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Oh also, I have found out there is a small filter that looks comparable to a canister style oil filter inside the housing of the transmission. This is the part that I can not do myself, should I even bother having it done by a dealer and getting bent over by the price? Or just change the fluid, maybe drop and clean the strainer.
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So, this was my question as well as I ponder my CVT. What about a/the filter. This is the first indication of a filter and it doesn't sit right not to change it as well. Did y'all just leave it in there and wait for the 100k service?
 

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Discussion Starter · #22 ·
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So, this was my question as well as I ponder my CVT. What about a/the filter. This is the first indication of a filter and it doesn't sit right not to change it as well. Did y'all just leave it in there and wait for the 100k service?
That little paper canister looking filter is INSIDE the transmission, can not replace it without taking out the tranny and opening it up. Here is a video where it shows that filter, deep inside the tranny.

He shows that filter at about 2:25 min.
 

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DIY CVT Fluid Change

So let me just see if i'm taking this all in correctly :) If I'm going to do a CVT fluid change myself. It should go something like this.. (With everything) up to operating temp. 1: Remove drain pull and drain as much as possible. 2:Reinstall drain plug 3: Remove filler plug 4: Fill to bottom filler hole. 5: Start Engine and bring it back to operation temp. 6: (at idle) Slowly cycle thru the gears once or twice. 7: With engine STILL running. Go under car and add more fluid until its at the bottom of the filler hole. 8: Reinstall filler plug.
Good to go?
Or ...

9: Take car for brief normal driving ride. 10: (with engine still running) verify fluid lvl is to bottom of filler hole, add more as necessary.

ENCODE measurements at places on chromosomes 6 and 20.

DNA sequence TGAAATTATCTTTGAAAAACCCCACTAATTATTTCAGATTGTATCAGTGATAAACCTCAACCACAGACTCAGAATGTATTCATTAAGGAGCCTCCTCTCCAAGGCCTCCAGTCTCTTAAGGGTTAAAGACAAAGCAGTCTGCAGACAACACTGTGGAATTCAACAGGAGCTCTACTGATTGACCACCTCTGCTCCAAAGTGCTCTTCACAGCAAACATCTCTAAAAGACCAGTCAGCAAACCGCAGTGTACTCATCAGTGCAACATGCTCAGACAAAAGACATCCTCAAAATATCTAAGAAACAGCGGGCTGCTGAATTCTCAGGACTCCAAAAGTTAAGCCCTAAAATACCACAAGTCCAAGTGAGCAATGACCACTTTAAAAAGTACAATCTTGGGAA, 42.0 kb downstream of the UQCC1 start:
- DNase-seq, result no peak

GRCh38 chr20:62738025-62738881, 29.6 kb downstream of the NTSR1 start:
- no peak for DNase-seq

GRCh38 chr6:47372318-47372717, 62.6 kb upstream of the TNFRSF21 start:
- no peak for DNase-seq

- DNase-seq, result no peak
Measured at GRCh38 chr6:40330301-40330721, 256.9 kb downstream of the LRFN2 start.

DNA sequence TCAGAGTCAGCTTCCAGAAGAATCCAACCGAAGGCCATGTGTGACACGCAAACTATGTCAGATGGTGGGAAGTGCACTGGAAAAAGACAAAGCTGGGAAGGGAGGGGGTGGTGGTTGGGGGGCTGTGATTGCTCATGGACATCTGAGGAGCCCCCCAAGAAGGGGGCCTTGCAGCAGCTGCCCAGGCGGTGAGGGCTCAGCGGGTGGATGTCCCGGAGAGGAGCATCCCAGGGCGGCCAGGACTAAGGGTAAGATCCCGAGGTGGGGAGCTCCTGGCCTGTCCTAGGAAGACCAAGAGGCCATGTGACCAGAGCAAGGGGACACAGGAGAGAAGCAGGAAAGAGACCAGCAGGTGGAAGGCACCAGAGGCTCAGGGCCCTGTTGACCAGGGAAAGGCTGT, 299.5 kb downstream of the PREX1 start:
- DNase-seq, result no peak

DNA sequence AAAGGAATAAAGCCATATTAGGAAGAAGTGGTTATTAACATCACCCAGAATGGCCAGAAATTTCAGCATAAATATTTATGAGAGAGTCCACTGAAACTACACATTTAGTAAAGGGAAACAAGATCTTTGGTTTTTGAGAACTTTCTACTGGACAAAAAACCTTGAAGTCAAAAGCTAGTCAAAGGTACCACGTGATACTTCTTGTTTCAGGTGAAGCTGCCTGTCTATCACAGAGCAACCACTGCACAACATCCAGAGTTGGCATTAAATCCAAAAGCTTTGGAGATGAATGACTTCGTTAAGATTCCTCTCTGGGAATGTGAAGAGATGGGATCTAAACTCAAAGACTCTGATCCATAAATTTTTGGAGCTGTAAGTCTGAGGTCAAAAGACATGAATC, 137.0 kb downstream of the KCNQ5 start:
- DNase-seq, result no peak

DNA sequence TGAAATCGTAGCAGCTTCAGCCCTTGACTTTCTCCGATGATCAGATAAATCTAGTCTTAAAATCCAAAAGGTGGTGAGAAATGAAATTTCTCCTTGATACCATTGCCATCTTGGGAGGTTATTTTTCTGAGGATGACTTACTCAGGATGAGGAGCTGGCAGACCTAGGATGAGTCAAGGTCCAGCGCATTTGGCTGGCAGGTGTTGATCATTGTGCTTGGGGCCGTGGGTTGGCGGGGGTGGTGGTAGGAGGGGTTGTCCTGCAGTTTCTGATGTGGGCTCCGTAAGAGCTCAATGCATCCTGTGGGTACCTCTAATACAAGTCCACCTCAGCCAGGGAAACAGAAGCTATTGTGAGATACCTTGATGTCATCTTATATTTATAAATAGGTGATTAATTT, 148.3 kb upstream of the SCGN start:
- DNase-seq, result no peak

Good to go??

Ive done 90% of my own mx. for years on both motorcycles and cars. Just haven't done any with an automatic trans, let alone a CVT. This procedure looks identical to that of most manual trans. just when its at operating temp then adding the (while its running) thru the gears then top off. Thanks guys for the info so far, I look forward to your responses.
 

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One of the the big differences between AT/CVTs and MT when it comes to fluid change is that you don't actually replace all of the fluid at one time in a AT/CVT unlike a MT. With a CVT, you only replace about 1/2 when you do a drain and fill. So to change more of the fluid, you need to do multiple drains and fills which means you will go through a lot of fluid.
 

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I drained the CVTF when the CVTF is about room temp. Getting it up to "Operating" temp will probably burn you. A thermo gun or an OBD reader is needed to keep the CVT temp within the range when topping it off. You probably get 1/3 of the total fluid changed out. Rather than dropping the pan which is major hassle, you just do another drain and fill or two to dilute the old fluid out.
 

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Good info, thank you. I'm not a transmission specialist. Is there a ballpark number of quarts I would be safe buying knowing I would have enough to refill after a single drain? Say 8 or so? I would hate to run short in the middle of the job.
interestingly my first drain takes 6 quart but the subsequent one always less than 6 quart. buy 7 is very safe if you use pressure
 
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